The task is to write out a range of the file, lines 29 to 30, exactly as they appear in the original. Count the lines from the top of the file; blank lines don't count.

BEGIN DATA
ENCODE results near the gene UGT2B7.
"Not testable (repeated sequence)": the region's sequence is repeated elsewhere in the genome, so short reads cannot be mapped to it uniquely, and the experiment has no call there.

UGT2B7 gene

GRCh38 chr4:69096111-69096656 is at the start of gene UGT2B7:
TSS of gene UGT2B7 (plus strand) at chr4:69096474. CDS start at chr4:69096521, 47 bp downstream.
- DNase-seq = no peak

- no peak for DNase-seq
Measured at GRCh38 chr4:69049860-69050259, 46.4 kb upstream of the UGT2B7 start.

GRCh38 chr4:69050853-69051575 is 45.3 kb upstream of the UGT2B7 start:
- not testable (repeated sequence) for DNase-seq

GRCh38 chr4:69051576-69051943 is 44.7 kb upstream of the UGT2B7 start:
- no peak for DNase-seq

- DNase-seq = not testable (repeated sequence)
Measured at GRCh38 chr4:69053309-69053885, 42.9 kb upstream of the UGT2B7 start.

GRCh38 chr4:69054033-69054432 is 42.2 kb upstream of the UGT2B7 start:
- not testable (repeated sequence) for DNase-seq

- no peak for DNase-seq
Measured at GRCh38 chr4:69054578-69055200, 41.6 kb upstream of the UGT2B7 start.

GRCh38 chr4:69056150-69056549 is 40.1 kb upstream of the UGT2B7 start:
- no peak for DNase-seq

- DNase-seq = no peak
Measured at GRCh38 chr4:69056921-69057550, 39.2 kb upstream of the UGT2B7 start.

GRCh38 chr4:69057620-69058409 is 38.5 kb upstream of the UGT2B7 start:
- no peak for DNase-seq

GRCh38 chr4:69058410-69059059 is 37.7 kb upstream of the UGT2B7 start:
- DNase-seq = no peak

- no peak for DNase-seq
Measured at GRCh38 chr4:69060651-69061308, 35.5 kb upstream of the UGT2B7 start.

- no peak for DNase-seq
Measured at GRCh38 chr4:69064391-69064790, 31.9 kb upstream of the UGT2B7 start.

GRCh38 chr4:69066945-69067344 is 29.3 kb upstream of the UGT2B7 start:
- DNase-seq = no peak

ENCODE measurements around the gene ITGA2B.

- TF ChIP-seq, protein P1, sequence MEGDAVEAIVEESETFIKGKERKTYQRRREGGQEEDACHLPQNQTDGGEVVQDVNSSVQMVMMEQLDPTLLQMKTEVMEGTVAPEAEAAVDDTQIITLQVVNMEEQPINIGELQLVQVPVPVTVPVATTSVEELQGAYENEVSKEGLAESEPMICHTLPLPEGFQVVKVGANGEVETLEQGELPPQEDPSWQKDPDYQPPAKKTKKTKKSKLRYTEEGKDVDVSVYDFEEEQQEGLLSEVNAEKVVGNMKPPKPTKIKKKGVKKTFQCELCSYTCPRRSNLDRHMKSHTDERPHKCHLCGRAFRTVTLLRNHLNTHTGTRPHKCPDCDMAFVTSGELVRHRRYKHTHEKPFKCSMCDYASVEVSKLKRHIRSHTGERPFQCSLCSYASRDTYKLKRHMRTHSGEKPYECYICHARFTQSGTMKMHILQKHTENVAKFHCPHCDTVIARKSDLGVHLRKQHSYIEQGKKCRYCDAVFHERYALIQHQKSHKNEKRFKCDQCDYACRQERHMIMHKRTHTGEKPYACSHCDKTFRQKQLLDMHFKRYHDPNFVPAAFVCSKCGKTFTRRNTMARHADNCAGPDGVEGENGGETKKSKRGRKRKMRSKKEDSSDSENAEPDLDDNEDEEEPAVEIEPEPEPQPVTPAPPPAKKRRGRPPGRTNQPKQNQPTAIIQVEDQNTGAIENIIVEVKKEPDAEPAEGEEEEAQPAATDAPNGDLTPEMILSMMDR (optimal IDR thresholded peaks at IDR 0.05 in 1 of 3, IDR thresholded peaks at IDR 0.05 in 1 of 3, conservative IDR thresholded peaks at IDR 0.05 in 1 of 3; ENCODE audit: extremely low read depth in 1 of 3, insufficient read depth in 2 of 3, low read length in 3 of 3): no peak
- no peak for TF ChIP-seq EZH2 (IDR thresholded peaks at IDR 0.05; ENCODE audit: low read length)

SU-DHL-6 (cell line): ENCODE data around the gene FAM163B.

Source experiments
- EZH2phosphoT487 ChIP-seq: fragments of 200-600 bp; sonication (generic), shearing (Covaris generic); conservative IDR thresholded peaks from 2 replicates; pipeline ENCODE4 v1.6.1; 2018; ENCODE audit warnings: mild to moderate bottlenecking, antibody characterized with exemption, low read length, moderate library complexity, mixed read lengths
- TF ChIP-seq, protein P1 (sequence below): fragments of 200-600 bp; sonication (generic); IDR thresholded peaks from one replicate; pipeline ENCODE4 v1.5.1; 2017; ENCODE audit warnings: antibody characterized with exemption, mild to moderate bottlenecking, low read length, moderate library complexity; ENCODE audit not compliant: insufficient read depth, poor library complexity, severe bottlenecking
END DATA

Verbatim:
- no peak for DNase-seq
Measured at GRCh38 chr4:69064391-69064790, 31.9 kb upstream of the UGT2B7 start.